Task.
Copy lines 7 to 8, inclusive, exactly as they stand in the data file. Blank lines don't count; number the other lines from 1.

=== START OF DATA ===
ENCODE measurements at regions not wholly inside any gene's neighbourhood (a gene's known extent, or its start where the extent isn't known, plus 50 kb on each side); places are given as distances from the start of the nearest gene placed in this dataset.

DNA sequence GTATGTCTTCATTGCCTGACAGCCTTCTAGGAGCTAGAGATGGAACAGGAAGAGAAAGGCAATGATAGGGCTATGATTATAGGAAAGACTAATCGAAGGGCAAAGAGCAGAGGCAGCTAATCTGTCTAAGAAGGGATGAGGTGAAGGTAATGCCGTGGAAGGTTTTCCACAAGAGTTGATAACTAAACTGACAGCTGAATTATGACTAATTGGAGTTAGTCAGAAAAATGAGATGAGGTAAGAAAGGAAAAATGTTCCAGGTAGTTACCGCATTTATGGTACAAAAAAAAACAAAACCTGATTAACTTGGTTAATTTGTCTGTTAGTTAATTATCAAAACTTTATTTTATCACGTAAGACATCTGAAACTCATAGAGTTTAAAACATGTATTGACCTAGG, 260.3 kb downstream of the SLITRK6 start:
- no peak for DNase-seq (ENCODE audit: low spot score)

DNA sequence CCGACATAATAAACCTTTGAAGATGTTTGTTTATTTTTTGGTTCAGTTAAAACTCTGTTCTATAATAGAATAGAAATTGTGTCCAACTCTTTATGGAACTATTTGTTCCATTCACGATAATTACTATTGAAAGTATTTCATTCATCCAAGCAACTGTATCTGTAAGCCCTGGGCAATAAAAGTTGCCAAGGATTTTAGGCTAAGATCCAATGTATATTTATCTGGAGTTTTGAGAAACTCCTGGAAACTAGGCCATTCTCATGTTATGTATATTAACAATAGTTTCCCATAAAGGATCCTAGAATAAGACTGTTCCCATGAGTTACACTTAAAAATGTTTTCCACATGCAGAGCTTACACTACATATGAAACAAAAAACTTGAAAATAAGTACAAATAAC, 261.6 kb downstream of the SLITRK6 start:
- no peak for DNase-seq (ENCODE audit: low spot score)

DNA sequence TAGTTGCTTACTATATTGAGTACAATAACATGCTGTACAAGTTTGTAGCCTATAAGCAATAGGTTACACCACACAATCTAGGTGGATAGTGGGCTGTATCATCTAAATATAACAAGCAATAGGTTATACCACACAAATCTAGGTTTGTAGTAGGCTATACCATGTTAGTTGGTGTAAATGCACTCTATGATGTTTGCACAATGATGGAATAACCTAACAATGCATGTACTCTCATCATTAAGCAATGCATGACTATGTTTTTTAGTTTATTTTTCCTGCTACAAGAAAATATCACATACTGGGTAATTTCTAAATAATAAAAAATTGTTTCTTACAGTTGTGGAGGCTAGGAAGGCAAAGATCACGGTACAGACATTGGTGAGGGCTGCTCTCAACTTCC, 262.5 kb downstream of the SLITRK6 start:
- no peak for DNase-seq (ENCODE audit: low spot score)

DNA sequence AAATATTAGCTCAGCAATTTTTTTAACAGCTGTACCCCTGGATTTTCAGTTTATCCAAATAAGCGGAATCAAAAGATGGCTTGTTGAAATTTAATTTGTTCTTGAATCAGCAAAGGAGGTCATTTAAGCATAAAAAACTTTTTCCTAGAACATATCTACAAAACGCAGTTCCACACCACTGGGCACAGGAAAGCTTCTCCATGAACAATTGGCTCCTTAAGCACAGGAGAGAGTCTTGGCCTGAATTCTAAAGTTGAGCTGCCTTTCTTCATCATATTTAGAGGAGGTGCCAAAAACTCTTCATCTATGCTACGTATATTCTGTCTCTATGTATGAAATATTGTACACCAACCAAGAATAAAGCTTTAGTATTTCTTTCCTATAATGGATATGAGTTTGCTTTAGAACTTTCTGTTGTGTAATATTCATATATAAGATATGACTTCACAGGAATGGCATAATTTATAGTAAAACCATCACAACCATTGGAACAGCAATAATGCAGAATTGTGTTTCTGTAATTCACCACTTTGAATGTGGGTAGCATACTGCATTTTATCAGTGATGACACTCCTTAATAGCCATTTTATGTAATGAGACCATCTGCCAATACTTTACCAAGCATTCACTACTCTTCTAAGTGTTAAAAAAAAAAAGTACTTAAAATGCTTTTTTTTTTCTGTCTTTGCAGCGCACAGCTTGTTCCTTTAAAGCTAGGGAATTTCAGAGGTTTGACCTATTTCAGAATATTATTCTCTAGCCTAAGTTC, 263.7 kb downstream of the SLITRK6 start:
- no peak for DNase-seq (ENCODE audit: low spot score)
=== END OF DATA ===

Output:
- no peak for DNase-seq (ENCODE audit: low spot score)

DNA sequence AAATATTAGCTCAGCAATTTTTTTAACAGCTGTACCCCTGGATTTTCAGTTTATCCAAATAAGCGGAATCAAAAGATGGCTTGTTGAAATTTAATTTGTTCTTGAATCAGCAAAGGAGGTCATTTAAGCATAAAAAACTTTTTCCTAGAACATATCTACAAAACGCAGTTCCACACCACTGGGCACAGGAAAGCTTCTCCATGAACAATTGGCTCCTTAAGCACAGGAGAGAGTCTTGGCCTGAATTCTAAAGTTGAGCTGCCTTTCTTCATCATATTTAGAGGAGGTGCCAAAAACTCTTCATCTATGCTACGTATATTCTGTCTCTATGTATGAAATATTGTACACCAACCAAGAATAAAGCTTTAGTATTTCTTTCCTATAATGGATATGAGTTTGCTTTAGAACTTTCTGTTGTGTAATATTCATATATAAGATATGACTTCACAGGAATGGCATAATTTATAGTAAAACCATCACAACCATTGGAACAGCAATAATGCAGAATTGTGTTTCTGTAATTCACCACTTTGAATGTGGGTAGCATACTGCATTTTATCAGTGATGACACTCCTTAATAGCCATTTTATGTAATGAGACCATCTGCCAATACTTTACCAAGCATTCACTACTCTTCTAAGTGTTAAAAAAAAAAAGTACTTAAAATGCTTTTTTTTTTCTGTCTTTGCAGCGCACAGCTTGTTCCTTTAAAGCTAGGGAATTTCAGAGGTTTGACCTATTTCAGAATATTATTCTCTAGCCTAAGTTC, 263.7 kb downstream of the SLITRK6 start: